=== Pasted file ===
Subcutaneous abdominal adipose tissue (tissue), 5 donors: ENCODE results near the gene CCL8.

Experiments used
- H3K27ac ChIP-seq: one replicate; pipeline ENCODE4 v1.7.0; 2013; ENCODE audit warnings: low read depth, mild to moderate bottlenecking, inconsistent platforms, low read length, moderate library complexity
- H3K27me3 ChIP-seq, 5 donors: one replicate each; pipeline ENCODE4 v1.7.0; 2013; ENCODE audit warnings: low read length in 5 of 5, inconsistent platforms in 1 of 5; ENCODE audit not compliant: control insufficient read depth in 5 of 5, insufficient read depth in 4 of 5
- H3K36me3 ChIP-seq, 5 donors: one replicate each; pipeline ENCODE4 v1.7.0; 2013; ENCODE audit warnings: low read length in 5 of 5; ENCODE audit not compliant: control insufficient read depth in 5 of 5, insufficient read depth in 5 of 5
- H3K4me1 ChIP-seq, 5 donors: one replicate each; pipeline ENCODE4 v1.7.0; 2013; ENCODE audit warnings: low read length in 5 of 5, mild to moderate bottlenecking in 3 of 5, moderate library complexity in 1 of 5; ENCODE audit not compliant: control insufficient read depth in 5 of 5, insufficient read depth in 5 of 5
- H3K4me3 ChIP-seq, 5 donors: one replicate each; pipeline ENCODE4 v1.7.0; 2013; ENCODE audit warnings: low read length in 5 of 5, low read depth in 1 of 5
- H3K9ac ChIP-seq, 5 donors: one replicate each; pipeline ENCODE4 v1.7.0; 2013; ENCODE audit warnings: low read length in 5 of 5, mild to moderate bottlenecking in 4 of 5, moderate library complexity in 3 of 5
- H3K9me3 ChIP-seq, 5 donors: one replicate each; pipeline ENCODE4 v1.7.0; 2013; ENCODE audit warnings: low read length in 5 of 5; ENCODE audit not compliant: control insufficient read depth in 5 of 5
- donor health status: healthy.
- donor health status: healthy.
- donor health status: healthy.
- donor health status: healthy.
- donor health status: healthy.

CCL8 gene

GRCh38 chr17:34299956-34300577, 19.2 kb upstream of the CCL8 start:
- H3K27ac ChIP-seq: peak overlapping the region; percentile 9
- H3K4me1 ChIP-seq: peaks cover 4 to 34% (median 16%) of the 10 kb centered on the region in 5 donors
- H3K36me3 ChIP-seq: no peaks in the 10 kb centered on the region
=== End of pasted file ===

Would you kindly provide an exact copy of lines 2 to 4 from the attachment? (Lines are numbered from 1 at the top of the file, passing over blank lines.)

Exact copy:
Experiments used
- H3K27ac ChIP-seq: one replicate; pipeline ENCODE4 v1.7.0; 2013; ENCODE audit warnings: low read depth, mild to moderate bottlenecking, inconsistent platforms, low read length, moderate library complexity
- H3K27me3 ChIP-seq, 5 donors: one replicate each; pipeline ENCODE4 v1.7.0; 2013; ENCODE audit warnings: low read length in 5 of 5, inconsistent platforms in 1 of 5; ENCODE audit not compliant: control insufficient read depth in 5 of 5, insufficient read depth in 4 of 5